My Egyptian Pharaoh … let my people go!!
Dear Mr. President, I’m sure you are a very busy man these days, running a big country like Egypt is not an easy task, lots of responsibilities; rigging election is hard work, convincing million of people that digging 20 miles tranche is a new Suez canal is a moral burden, politicizing the justice system is time consuming, keeping Egypt from becoming Syria is a full time job that I’m sure requires arresting oppositions, jailing journalists, shutting down media, suspending parliament, getting ready of the entrenched Muslims brotherhood becoming your biggest battle, working on modernizing the Islamic world is now your greatest jihad to get into the international recognition.
Mr. President now I got your attention, my name is Ahmed Tharwat, although I have been living in the United States for more than 30 years and I still feel a close connection to my native country. I am writing on behalf of my nephew Hassan in Egypt. Hassan as thousands of young Egyptians like him whom were arrested during the crackdown on protestors almost three years ago in August. Continue reading An Open letter to General Al-Sisi … My Egyptian Pharaoh … Let My Nephew GO!!
By Ahmed Tharwat
The release of the Senate Intelligence Committee torture report has brought back painful memories. Now everyone knows that our government has “tortured some folks,” as President Obama has put it when he wanted to be homey and cute. As someone who was tortured himself in an Egyptian jail, such charm is wasted on me. And contrary to what CIA director confusing knowable and unknowable thing, nothing is unknowable about Torture; The emotional and physical details remain vivid in my memory even after more than 40 years.
I was a freshman at Cairo High School. Anti-government protests were a daily routine on Egyptian streets. I was too young to grasp the serious political implication of such events. Like most students my age, I was just glad classes were canceled that day.
Thousands of students poured into the streets from schools all over Cairo. But after shouting a few anti-government slogans at Tahrir Sqaure, my friends and I moved away from the crowd to a side street in the affluent Garden City suburb. Without any warning we were rounded up by the Egyptian secret police (The Mukhabarat), who were zealously trying to fill their daily quota of random arrests.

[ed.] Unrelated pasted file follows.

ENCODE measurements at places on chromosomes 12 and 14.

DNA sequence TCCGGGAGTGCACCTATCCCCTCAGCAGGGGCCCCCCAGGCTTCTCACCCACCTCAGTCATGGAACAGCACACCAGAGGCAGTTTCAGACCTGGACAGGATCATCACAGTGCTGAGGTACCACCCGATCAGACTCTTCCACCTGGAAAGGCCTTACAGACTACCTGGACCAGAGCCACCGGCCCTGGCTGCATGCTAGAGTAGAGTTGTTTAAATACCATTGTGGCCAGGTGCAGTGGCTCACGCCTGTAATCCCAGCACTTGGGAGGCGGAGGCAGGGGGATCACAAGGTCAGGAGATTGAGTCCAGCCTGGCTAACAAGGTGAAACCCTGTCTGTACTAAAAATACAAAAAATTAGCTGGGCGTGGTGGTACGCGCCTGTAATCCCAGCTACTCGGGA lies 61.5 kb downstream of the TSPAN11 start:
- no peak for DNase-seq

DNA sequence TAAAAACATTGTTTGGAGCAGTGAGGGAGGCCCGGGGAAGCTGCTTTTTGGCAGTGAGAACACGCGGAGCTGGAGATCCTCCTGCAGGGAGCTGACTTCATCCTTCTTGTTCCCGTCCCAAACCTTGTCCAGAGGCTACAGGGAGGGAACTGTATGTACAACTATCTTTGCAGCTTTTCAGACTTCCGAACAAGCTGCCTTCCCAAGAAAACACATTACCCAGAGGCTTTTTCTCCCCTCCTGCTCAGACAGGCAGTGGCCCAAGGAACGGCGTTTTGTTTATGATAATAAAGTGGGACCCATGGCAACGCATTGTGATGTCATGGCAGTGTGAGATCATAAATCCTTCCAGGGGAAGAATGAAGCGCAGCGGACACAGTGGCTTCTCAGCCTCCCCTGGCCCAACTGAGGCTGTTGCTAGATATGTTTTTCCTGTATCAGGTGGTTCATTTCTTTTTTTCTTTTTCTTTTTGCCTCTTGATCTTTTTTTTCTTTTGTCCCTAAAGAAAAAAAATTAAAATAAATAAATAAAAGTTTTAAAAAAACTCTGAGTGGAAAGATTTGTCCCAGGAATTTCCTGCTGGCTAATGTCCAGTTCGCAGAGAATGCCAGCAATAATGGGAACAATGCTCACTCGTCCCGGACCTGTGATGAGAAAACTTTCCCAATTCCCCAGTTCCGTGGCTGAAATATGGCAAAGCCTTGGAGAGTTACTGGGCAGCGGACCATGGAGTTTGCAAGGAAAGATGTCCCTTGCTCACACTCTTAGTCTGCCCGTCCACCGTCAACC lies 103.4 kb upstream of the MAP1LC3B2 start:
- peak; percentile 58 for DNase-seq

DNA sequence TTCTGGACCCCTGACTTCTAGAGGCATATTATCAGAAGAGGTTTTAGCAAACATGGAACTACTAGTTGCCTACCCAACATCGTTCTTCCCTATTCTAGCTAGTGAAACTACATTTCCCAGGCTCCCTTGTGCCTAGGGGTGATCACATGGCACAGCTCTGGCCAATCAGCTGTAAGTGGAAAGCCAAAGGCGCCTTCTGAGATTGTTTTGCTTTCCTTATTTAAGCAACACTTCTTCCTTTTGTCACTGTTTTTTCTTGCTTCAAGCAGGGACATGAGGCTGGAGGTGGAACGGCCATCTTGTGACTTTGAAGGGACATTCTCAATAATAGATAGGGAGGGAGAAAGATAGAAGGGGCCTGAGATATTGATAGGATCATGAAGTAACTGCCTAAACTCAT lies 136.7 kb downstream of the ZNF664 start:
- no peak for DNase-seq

We were lined up with common criminals in front of the police station . A tall, handsome police colonel standing at the front started shouting the worst kind of profanities at us, his harsh words quickly extended to our families and parents. Without thinking and in a fearful voice I protested the excessive profanity, Unfortunately, the colonel took issue with my soft protest; what happened after that has changed my life forever and shattered my faith in authority.
The angry police colonel stopped his verbal humiliation and without looking at me, he ordered one of his guards to take me away to … “the room.” The guard knew exactly where to take me; inside the prison, it was a small, dark, smelly, windowless, cold room, stripped naked out of any human sign. The dark silence in the room seemed as if it has witnessed lots of broken souls.
Shortly, the colonel entered the room, where he calmly and without uttering a word or acknowledging my presence, closed the door, picked up a big riot stick and started hitting me savagely and indiscriminately. I stood helplessly, overwhelmed by the colonel’s outrage; the severity of the beating escalated until my skin started peeling off my body before my own eyes. I lost my feeling and any connection to my body. My confusing thoughts were trapped with no place to go.
I wasn’t trying to be a hero, I couldn’t muster any words, I couldn’t scream or resist. I couldn’t understand the colonel’s anger and outrage, but I knew he had a free hand to do to me whatever he pleased in that room.
He didn’t ask my name, he never looked me in the eyes, he never explained my crime.
I was a nameless, faceless object, as I stood motionless and void of any rights or expression.